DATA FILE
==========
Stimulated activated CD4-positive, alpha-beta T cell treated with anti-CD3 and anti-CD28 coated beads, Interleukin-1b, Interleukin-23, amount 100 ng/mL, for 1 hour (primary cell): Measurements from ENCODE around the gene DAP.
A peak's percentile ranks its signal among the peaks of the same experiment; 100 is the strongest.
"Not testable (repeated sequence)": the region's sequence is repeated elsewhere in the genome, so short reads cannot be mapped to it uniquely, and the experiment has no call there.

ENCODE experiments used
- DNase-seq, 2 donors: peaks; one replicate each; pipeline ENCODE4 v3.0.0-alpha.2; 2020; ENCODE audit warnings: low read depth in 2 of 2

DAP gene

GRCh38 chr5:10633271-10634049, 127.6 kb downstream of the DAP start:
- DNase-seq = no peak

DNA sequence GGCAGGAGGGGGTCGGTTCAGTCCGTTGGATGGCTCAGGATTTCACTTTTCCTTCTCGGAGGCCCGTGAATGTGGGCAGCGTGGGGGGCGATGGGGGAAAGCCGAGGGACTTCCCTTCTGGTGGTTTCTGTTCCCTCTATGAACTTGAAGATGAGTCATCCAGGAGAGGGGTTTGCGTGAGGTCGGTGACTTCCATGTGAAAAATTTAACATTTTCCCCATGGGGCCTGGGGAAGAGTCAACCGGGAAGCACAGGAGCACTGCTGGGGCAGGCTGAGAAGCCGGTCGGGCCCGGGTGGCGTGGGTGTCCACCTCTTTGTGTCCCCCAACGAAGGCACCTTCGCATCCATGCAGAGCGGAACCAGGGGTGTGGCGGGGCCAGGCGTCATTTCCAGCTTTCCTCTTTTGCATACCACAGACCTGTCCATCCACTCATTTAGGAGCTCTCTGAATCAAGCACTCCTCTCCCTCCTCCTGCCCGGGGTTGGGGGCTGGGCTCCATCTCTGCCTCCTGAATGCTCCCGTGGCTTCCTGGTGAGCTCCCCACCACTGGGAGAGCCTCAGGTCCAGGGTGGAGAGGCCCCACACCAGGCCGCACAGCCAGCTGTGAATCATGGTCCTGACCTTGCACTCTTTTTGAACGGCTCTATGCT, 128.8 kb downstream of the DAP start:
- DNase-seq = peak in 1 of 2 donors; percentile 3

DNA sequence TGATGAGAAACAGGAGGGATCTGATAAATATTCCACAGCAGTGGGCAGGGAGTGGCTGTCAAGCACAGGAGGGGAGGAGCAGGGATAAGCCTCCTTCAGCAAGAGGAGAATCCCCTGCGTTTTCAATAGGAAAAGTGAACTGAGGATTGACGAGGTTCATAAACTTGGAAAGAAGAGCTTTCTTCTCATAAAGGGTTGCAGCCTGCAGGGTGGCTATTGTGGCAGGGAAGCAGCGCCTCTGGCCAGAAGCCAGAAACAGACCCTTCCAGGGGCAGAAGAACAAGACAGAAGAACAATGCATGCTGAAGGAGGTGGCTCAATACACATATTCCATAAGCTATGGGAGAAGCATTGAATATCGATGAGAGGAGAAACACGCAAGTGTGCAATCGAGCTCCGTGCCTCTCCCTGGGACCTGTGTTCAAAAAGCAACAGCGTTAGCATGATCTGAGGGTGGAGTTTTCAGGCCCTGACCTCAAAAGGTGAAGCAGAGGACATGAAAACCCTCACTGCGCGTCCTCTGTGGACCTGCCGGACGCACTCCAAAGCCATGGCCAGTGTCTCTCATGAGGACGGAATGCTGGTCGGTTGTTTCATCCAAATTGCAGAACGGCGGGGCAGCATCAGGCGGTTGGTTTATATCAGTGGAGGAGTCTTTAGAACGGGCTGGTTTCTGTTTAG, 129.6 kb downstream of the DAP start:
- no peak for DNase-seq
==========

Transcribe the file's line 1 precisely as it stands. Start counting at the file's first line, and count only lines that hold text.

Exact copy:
Stimulated activated CD4-positive, alpha-beta T cell treated with anti-CD3 and anti-CD28 coated beads, Interleukin-1b, Interleukin-23, amount 100 ng/mL, for 1 hour (primary cell): Measurements from ENCODE around the gene DAP.